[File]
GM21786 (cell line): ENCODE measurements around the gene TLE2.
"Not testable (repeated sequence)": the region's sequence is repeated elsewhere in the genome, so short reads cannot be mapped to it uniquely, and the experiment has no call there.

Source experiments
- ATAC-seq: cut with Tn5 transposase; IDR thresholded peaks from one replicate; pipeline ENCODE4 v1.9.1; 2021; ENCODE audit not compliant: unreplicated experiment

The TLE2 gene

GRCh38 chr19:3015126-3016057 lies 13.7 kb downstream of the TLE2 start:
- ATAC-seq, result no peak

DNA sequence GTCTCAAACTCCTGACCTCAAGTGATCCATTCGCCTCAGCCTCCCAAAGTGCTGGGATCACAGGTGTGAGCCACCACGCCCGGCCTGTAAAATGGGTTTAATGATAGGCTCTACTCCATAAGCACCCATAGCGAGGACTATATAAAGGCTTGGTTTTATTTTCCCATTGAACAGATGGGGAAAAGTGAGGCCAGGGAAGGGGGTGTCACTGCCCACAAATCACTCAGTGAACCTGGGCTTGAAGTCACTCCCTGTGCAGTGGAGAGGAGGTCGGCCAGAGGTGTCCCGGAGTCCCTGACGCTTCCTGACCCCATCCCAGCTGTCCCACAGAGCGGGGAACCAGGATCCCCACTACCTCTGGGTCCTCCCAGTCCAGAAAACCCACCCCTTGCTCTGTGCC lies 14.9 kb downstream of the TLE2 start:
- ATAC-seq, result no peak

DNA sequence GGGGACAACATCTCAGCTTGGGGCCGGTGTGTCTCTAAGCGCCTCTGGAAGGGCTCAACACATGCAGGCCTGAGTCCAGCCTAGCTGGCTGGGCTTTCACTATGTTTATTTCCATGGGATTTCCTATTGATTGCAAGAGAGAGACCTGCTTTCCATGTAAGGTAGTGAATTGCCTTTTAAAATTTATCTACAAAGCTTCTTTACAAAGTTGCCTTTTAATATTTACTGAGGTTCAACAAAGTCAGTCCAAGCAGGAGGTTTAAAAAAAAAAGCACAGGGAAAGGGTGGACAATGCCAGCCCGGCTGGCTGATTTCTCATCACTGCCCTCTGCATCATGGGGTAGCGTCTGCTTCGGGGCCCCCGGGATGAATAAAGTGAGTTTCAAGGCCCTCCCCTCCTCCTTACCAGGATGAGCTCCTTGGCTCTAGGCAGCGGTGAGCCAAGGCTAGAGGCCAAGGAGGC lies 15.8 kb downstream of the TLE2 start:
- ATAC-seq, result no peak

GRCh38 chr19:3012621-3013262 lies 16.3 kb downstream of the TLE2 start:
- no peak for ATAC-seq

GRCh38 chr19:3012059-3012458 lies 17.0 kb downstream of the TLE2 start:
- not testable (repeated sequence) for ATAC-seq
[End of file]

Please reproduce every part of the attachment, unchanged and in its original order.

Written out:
GM21786 (cell line): ENCODE measurements around the gene TLE2.
"Not testable (repeated sequence)": the region's sequence is repeated elsewhere in the genome, so short reads cannot be mapped to it uniquely, and the experiment has no call there.

Source experiments
- ATAC-seq: cut with Tn5 transposase; IDR thresholded peaks from one replicate; pipeline ENCODE4 v1.9.1; 2021; ENCODE audit not compliant: unreplicated experiment

The TLE2 gene

GRCh38 chr19:3015126-3016057 lies 13.7 kb downstream of the TLE2 start:
- ATAC-seq, result no peak

DNA sequence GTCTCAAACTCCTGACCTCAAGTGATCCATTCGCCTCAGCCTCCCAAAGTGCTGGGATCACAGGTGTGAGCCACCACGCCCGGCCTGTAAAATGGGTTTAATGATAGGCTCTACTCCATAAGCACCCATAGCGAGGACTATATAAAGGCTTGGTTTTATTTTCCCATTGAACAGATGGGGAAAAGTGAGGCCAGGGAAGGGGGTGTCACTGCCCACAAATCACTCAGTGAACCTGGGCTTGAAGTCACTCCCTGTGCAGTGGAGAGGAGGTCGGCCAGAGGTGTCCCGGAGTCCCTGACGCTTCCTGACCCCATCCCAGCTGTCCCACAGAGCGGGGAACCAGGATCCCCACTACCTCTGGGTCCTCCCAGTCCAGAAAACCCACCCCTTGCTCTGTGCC lies 14.9 kb downstream of the TLE2 start:
- ATAC-seq, result no peak

DNA sequence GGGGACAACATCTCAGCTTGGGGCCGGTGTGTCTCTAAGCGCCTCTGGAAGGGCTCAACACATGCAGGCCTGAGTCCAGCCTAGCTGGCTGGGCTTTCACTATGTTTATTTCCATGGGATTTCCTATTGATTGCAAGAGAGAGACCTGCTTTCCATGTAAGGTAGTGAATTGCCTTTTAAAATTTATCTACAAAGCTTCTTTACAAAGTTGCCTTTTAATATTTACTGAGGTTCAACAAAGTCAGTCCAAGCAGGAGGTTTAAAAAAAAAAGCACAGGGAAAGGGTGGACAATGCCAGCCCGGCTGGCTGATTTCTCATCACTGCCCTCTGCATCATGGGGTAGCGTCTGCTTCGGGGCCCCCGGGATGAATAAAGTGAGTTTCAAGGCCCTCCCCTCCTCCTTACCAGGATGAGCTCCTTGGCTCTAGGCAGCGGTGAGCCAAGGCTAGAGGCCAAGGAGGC lies 15.8 kb downstream of the TLE2 start:
- ATAC-seq, result no peak

GRCh38 chr19:3012621-3013262 lies 16.3 kb downstream of the TLE2 start:
- no peak for ATAC-seq

GRCh38 chr19:3012059-3012458 lies 17.0 kb downstream of the TLE2 start:
- not testable (repeated sequence) for ATAC-seq